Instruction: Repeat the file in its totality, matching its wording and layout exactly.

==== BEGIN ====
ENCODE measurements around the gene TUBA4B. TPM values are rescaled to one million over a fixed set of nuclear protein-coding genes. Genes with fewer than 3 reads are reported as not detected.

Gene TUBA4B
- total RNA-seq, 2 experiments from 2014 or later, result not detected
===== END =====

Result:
ENCODE measurements around the gene TUBA4B. TPM values are rescaled to one million over a fixed set of nuclear protein-coding genes. Genes with fewer than 3 reads are reported as not detected.

Gene TUBA4B
- total RNA-seq, 2 experiments from 2014 or later, result not detected